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2008 - American Psychology - Law Society Words: 103 words || 
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1. Smith, Brooke. and Hosch, Harmon. "Beyond a Reasonable Doubt: The Effect of Language of Testimony on the Reasonable Doubt Standard" Paper presented at the annual meeting of the American Psychology - Law Society, Hyatt Regency Jacksonville Riverfront, Jacksonville, FL, Mar 05, 2008 <Not Available>. 2019-06-15 <http://citation.allacademic.com/meta/p229387_index.html>
Publication Type: Poster
Abstract: A quantifiable measure of reasonable doubt was used to investigate the leniency effect for Spanish speaking defendants (Hosch, Tubb, and Shaw, 2004). Participants watched a trial stimulus containing a defendant testifying in English, Spanish with English translation, or not testifying, and supplied before and after ratings of reasonable doubt. Results showed that, again, mock jurors were less likely to convict the Spanish-speaking defendant. No support was demonstrated for a change in reasonable doubt for Spanish-speaking defendants. An interaction was detected between participant speaking language and defendant language, demonstrating that Spanish-speaking participants were more likely to convict an English-speaking defendant.

2012 - International Communication Association Pages: unavailable || Words: 4234 words || 
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2. Boster, Franklin., Shaw, Allison. and Lindsey, Lisa. "A Simulation of a Dynamic Nonrecursive Theory of Reasoned Action With Implications for the Fit of the Cross-Sectional Theory of Reasoned Action" Paper presented at the annual meeting of the International Communication Association, Sheraton Phoenix Downtown, Phoenix, AZ, May 24, 2012 Online <PDF>. 2019-06-15 <http://citation.allacademic.com/meta/p550025_index.html>
Publication Type: Conference Paper/Unpublished Manuscript
Review Method: Peer Reviewed
Abstract: Boster, Carpenter, Shaw, and DeAndrea (2010) and Boster, Shaw, and Liang (2011) developed and tested a family of dynamic models of the Theory of Reasoned Action (DTRA); however, both models do not elucidate action that includes both voluntary and involuntary elements. One possibility is that a non-recursive version of the TRA could be transformed into a Dynamic Non-Recursive Theory of Reasoned Action (DNTRA). Therefore, this paper will propose, develop, and test a model in which the causality of the TRA variables is a non-recursive form of the TRA. A causal model was constructed and a formal theory that reproduces this structure was developed in order to examine the strength of the autoregression parameters when varied, with attention to the impact on model equilibrium, the fit of the cross-sectional model, and the change in the distributional properties of the endogenous TRA variables. Theoretical and statistical implications of these results are discussed.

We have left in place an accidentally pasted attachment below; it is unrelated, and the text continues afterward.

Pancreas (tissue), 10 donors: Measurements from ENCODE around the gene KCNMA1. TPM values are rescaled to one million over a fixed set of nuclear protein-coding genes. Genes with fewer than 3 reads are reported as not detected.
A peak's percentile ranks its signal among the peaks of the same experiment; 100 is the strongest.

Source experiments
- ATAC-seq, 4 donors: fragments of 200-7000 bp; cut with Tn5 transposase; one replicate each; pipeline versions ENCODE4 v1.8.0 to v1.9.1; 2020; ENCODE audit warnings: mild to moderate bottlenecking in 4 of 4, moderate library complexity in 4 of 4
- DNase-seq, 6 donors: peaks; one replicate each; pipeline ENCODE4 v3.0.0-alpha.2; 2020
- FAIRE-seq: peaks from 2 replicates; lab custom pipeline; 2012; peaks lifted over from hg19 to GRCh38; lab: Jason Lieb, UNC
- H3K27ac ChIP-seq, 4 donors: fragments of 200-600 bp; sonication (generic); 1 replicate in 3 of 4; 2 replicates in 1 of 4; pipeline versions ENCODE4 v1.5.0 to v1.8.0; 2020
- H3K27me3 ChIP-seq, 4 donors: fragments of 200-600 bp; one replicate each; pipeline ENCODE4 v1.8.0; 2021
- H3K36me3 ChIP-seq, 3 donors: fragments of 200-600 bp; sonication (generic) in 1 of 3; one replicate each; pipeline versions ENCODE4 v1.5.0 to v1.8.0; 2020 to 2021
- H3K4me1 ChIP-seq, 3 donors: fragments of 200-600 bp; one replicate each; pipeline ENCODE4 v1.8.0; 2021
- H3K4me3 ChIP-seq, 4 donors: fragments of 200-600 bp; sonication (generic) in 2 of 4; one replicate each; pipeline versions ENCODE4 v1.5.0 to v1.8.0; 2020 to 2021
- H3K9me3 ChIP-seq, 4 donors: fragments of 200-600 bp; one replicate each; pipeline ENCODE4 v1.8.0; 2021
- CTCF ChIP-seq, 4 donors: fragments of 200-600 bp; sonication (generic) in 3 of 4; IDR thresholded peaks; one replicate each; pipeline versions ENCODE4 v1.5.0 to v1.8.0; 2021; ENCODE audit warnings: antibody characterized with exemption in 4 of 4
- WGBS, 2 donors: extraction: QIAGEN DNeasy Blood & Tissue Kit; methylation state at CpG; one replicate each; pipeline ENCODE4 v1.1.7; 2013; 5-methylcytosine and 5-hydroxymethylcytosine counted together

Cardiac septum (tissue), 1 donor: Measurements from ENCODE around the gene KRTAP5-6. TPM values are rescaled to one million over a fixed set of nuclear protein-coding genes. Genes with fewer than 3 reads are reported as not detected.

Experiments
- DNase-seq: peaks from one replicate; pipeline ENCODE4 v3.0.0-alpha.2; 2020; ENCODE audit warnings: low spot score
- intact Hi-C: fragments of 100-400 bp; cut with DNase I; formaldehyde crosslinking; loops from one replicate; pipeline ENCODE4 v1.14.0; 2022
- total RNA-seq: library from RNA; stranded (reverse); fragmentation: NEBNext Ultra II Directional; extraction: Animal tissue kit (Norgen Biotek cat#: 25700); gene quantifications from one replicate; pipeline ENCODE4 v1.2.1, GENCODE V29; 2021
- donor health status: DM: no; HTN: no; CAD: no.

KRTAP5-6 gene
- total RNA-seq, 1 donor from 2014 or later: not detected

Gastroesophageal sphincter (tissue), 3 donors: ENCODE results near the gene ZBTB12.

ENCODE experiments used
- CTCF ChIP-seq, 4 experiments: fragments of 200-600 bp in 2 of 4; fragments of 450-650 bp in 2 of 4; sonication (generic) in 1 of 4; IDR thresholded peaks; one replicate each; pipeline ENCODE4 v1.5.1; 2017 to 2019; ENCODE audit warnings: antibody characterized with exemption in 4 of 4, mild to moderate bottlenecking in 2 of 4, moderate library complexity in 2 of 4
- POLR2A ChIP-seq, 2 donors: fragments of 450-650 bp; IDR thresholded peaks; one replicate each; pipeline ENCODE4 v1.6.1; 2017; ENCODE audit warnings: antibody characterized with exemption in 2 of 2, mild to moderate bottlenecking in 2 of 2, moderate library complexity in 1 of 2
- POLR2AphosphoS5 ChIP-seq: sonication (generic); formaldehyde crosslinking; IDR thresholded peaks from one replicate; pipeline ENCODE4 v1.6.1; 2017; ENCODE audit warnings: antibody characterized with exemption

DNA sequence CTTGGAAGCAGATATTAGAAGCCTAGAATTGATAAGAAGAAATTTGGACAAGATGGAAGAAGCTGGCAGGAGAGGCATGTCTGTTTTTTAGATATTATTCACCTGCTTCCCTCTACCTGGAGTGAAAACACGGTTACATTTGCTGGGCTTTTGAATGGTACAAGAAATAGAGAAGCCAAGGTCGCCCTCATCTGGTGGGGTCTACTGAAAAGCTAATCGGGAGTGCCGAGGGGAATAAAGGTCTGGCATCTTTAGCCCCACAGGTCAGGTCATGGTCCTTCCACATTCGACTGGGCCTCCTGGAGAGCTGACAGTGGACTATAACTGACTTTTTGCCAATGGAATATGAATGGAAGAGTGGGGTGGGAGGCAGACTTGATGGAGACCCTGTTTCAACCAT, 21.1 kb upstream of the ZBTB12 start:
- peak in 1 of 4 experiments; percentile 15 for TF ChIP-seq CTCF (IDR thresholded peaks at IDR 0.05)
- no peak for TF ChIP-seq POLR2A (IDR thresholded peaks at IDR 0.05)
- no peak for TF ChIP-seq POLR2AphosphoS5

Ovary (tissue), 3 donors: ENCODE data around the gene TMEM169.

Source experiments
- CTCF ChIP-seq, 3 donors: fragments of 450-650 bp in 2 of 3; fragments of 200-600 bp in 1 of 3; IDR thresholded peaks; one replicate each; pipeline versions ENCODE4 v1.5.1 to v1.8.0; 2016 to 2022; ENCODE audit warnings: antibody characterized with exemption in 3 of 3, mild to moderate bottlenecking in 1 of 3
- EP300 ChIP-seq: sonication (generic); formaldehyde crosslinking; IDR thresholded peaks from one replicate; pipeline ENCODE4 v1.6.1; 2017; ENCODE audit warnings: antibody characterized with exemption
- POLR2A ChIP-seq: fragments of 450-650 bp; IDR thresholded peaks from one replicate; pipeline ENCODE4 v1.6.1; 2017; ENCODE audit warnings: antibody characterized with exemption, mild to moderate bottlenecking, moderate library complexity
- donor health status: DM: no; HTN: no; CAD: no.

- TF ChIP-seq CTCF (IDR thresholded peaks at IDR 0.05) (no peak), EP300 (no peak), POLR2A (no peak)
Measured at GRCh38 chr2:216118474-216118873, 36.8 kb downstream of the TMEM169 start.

2013 - 4S Annual Meeting Words: 242 words || 
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3. Reinecke, David. "Model Trains, Moral Prices: On Reason, Reasonability, and Railroad Rates" Paper presented at the annual meeting of the 4S Annual Meeting, Town and Country Resort and Convention Center, San Diego, California, <Not Available>. 2019-06-15 <http://citation.allacademic.com/meta/p665472_index.html>
Publication Type: Paper Abstract
Abstract: Acting in the “public interest,” U.S. regulatory commissions have convened to rule on the “reasonability” of railroad rates since the late 19th century. Comparing railroad rates cases at the federal level before and after deregulation, the moral meaning of “reasonability” shifted in response to changes in the underlying economic and technical reasoning used to assess the “reasonability” of railroad rates. Under rate regulation (1898-1980), rate cases compared actual rates versus the averaged historical costs incurred by a railroad to service a particular disputed line. After deregulation and inspired by new economic thinking on cross-subsidies and contestable markets, rate cases assessed reasonability by comparing actual rates with those implied by an optimally efficient, hypothetical “stand alone railroad” designed by economic consultants. In the deregulatory period, rate cases were reserved only for “captive shippers,” usually coal or chemical producers, who relied entirely on a single railroad with no intramodal alternatives (trucking or canals). In lieu of actual price contestability by outside entrants through mandating access to the captive line (a strategy taken in other industries), the economic methodology “imagined” competition in its stead. Thus the question of rail rates moved from valuation and cost accounting to competition, albeit simulated. In sum, what counts as “reasonable” in a given period depends heavily on what constitutes not only economic “reason” and the procedures for “reasoning” through economic problems, but reasoning as well about the underlying technical systems at hand, in particular the networked infrastructures of railroads.